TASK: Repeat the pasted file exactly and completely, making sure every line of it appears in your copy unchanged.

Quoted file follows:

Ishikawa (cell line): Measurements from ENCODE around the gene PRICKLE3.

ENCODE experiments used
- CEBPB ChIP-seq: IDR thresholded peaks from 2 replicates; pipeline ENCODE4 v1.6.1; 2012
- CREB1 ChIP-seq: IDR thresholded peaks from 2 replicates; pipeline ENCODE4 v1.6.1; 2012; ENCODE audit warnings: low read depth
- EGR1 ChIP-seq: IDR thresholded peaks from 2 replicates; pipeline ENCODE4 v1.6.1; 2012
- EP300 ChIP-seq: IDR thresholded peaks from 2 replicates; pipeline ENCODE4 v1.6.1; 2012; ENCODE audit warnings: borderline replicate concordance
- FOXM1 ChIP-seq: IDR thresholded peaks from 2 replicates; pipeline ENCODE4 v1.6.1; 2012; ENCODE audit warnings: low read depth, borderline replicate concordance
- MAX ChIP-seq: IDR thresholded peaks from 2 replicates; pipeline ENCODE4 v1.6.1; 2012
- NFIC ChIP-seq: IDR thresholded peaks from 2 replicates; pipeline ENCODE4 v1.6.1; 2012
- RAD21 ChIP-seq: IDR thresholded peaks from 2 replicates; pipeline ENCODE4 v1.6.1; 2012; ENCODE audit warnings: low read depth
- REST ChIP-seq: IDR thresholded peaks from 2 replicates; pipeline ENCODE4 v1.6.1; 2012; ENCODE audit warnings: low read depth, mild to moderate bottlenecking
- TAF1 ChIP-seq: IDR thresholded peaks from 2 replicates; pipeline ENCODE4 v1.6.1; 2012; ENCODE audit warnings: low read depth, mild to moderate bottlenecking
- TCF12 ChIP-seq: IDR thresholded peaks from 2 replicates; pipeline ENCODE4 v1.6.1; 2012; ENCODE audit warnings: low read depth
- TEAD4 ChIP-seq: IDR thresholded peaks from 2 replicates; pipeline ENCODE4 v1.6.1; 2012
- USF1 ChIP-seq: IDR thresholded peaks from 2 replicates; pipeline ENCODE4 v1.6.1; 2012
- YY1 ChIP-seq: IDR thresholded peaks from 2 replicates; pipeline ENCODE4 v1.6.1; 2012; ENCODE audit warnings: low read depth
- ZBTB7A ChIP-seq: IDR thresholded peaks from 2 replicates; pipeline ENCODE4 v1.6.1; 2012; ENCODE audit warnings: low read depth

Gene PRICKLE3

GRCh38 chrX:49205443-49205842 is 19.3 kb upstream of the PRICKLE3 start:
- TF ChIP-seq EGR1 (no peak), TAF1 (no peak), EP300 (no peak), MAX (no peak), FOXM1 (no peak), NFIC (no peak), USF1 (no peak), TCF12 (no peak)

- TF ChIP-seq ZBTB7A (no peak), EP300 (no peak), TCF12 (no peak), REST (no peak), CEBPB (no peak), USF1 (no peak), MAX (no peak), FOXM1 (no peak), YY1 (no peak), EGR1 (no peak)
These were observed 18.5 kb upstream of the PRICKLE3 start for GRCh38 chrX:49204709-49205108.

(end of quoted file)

Ishikawa (cell line): Measurements from ENCODE around the gene PRICKLE3.

ENCODE experiments used
- CEBPB ChIP-seq: IDR thresholded peaks from 2 replicates; pipeline ENCODE4 v1.6.1; 2012
- CREB1 ChIP-seq: IDR thresholded peaks from 2 replicates; pipeline ENCODE4 v1.6.1; 2012; ENCODE audit warnings: low read depth
- EGR1 ChIP-seq: IDR thresholded peaks from 2 replicates; pipeline ENCODE4 v1.6.1; 2012
- EP300 ChIP-seq: IDR thresholded peaks from 2 replicates; pipeline ENCODE4 v1.6.1; 2012; ENCODE audit warnings: borderline replicate concordance
- FOXM1 ChIP-seq: IDR thresholded peaks from 2 replicates; pipeline ENCODE4 v1.6.1; 2012; ENCODE audit warnings: low read depth, borderline replicate concordance
- MAX ChIP-seq: IDR thresholded peaks from 2 replicates; pipeline ENCODE4 v1.6.1; 2012
- NFIC ChIP-seq: IDR thresholded peaks from 2 replicates; pipeline ENCODE4 v1.6.1; 2012
- RAD21 ChIP-seq: IDR thresholded peaks from 2 replicates; pipeline ENCODE4 v1.6.1; 2012; ENCODE audit warnings: low read depth
- REST ChIP-seq: IDR thresholded peaks from 2 replicates; pipeline ENCODE4 v1.6.1; 2012; ENCODE audit warnings: low read depth, mild to moderate bottlenecking
- TAF1 ChIP-seq: IDR thresholded peaks from 2 replicates; pipeline ENCODE4 v1.6.1; 2012; ENCODE audit warnings: low read depth, mild to moderate bottlenecking
- TCF12 ChIP-seq: IDR thresholded peaks from 2 replicates; pipeline ENCODE4 v1.6.1; 2012; ENCODE audit warnings: low read depth
- TEAD4 ChIP-seq: IDR thresholded peaks from 2 replicates; pipeline ENCODE4 v1.6.1; 2012
- USF1 ChIP-seq: IDR thresholded peaks from 2 replicates; pipeline ENCODE4 v1.6.1; 2012
- YY1 ChIP-seq: IDR thresholded peaks from 2 replicates; pipeline ENCODE4 v1.6.1; 2012; ENCODE audit warnings: low read depth
- ZBTB7A ChIP-seq: IDR thresholded peaks from 2 replicates; pipeline ENCODE4 v1.6.1; 2012; ENCODE audit warnings: low read depth

Gene PRICKLE3

GRCh38 chrX:49205443-49205842 is 19.3 kb upstream of the PRICKLE3 start:
- TF ChIP-seq EGR1 (no peak), TAF1 (no peak), EP300 (no peak), MAX (no peak), FOXM1 (no peak), NFIC (no peak), USF1 (no peak), TCF12 (no peak)

- TF ChIP-seq ZBTB7A (no peak), EP300 (no peak), TCF12 (no peak), REST (no peak), CEBPB (no peak), USF1 (no peak), MAX (no peak), FOXM1 (no peak), YY1 (no peak), EGR1 (no peak)
These were observed 18.5 kb upstream of the PRICKLE3 start for GRCh38 chrX:49204709-49205108.